Kraft boss bumps Pepsi chief as top U.S. woman exec
By Michelle Nichols
NEW YORK (Reuters) - Kraft Foods KFT.N boss Irene Rosenfeld is the most powerful woman in U.S. business, Fortune magazine said on Thursday, bumping PepsiCo Inc (PEP.N: Quote) chief Indra Nooyi into second spot after five years on top.
The 14th annual ranking was determined by the size and importance of the woman's business in the global economy, the health and direction of the business, the arc of the woman's career and her social and cultural relevance.
"Rosenfeld made a big show of power this year with her decision to split Kraft into two companies, a reversal of her previous strategy of expanding through acquisitions," Fortune magazine said of the Kraft chief executive, who led a hostile $18 billion takeover of Britain's Cadbury last year.
"On Nooyi's watch, PepsiCo has forged further into nutrition-focused products," Fortune said. "But Nooyi has been criticized for taking her eye off the core North American soda business, which has lost share to Coke."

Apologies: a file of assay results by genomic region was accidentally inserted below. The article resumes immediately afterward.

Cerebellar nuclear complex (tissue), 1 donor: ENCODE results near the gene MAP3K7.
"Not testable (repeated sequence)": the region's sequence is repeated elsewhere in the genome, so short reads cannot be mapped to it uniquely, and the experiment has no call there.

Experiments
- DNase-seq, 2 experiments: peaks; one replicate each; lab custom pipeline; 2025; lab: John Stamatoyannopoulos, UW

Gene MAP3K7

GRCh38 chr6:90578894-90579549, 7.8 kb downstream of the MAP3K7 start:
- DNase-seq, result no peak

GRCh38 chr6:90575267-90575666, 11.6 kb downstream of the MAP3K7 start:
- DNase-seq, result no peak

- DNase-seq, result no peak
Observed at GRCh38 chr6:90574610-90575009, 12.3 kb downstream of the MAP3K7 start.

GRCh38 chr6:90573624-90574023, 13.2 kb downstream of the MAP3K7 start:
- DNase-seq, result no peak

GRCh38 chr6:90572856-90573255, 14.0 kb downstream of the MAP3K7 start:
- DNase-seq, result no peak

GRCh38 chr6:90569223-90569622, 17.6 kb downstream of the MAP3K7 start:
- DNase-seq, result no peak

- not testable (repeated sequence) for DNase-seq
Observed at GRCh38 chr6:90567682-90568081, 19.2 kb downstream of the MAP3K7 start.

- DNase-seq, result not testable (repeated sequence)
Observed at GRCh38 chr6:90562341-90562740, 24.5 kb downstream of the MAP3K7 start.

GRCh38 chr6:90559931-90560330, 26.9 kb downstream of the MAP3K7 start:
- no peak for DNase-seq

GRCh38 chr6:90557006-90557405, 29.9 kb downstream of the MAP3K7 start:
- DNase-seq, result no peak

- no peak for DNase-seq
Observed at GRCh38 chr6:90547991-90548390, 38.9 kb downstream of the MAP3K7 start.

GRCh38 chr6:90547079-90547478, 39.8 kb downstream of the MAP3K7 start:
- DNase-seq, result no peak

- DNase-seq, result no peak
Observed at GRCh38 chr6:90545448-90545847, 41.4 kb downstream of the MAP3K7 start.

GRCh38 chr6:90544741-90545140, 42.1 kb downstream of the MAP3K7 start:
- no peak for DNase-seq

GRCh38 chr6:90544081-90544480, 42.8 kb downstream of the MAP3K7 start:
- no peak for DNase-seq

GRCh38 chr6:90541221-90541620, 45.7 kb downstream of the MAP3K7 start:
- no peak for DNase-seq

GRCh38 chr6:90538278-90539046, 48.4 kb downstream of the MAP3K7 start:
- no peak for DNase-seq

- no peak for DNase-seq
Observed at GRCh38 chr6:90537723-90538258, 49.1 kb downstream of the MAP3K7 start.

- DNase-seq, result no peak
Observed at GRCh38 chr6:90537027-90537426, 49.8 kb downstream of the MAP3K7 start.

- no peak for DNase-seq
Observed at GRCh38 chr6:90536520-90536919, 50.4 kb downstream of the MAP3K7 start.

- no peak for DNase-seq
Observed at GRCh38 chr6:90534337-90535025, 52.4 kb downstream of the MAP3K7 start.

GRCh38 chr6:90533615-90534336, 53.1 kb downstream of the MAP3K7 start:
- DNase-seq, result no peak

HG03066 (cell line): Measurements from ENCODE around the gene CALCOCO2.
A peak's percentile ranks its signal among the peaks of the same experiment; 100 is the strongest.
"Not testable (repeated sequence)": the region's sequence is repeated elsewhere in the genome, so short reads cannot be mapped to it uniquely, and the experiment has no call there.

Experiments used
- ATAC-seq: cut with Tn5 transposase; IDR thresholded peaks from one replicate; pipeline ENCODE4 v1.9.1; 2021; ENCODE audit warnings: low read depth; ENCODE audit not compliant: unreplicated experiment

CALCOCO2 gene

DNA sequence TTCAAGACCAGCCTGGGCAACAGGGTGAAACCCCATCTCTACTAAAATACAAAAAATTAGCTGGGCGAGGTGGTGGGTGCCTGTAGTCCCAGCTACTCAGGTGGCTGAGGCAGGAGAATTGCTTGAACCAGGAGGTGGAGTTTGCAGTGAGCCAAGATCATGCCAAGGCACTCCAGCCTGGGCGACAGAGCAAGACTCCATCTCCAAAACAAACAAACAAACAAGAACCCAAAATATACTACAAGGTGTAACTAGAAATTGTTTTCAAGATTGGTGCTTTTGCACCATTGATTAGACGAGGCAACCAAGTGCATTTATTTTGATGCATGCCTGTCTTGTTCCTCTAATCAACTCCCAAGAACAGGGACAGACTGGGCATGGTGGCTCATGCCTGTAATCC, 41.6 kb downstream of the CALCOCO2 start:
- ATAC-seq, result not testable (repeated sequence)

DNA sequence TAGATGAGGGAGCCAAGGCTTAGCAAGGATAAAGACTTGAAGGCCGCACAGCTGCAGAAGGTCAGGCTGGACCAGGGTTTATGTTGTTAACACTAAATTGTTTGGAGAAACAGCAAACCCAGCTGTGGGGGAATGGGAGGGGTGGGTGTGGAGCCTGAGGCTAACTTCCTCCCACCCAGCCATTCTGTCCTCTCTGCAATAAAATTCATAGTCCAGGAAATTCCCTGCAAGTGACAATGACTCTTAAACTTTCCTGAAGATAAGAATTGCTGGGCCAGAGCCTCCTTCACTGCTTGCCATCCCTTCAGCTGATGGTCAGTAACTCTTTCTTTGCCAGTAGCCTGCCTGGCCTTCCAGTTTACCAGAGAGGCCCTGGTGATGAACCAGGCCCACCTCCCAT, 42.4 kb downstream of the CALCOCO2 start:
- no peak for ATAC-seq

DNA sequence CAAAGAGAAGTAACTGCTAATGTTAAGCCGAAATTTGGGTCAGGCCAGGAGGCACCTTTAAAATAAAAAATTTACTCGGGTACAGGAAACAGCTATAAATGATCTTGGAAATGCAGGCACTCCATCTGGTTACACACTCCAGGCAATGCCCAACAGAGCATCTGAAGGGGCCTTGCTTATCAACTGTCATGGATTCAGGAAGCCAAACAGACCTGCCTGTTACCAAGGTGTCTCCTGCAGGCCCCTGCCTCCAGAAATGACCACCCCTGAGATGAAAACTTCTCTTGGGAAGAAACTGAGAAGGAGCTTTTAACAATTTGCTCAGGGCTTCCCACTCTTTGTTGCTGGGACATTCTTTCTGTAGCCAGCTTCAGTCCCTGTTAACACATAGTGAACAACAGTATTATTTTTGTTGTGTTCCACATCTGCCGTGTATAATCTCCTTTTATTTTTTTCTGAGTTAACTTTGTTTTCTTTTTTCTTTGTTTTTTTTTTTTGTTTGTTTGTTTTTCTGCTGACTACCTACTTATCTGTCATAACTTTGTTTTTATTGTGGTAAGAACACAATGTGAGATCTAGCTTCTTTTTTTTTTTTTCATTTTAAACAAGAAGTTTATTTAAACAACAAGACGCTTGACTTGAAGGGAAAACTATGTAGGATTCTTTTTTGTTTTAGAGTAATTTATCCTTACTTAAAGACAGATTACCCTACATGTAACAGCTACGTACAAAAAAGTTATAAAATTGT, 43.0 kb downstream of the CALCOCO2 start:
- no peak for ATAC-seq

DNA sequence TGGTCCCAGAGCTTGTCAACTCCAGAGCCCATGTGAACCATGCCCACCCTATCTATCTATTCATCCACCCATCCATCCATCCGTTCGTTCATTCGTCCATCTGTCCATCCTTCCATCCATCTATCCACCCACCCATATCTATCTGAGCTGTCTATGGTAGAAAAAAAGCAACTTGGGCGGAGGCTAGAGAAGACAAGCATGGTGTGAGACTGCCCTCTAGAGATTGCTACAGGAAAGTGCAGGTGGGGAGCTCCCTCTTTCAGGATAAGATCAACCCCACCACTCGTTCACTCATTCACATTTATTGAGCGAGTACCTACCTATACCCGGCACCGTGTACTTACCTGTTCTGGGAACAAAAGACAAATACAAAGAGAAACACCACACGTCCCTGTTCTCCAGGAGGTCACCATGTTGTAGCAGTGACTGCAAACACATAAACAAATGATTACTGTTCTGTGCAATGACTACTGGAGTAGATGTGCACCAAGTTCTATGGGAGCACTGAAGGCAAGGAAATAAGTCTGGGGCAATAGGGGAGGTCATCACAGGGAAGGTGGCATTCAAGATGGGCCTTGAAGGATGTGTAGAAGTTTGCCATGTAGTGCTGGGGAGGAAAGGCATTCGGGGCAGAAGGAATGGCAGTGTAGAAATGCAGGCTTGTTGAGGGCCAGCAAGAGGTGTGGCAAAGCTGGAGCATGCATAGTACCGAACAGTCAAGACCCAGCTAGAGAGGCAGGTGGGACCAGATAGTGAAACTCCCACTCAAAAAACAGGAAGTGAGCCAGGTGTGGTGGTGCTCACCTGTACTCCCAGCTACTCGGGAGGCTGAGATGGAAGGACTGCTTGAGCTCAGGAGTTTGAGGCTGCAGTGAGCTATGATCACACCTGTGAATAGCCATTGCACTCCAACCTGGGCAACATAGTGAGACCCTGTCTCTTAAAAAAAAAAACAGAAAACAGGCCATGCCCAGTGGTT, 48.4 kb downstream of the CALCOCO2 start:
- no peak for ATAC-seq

Nooyi was the only woman in the top 10 most powerful to be among the top 10 highest paid, coming in at No. 9 after earning $14 million last year. The highest paid woman was Oracle ORCL.O President Safra Catz with $42 million.
Just a week after being appointed chief executive of Hewlett-Packard Co (HPQ.N: Quote), Meg Whitman -- who was chief executive of eBay Inc (EBAY.O: Quote) until 2008 and last year ran a failed bid to become governor of California -- returned to the ranking of the top 50 most powerful business women at No. 9.
"While her ascent to the role is a sure sign of her power, it remains to be seen if she can fix the computer maker and bring order to its dysfunctional board," Fortune said.